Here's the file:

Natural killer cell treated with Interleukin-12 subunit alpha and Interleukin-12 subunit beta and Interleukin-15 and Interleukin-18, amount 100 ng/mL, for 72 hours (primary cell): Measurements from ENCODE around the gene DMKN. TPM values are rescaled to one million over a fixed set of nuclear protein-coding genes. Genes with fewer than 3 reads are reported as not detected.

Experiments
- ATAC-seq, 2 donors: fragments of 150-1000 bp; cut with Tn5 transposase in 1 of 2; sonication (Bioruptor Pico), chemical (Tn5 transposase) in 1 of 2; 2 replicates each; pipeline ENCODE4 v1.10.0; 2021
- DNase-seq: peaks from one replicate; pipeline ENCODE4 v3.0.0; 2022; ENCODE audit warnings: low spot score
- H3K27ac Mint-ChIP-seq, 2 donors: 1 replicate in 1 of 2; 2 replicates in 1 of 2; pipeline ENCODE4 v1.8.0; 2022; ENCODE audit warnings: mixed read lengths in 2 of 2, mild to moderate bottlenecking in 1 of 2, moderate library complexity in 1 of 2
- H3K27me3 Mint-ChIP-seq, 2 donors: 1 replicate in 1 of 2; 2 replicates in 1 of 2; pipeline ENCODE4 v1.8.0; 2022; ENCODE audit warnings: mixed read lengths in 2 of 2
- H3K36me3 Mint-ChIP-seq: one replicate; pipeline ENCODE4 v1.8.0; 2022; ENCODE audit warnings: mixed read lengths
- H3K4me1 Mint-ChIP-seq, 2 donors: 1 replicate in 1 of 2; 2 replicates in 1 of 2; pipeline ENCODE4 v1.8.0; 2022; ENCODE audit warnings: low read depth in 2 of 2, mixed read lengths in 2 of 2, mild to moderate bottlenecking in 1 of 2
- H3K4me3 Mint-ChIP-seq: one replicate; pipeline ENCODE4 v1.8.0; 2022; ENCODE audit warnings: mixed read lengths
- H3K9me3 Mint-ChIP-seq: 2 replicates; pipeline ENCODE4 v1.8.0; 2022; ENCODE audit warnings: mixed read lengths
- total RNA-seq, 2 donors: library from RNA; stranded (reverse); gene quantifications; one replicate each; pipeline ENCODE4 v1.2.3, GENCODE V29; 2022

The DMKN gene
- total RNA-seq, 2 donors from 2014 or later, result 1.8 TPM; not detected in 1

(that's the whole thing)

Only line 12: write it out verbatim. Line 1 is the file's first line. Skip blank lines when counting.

The DMKN gene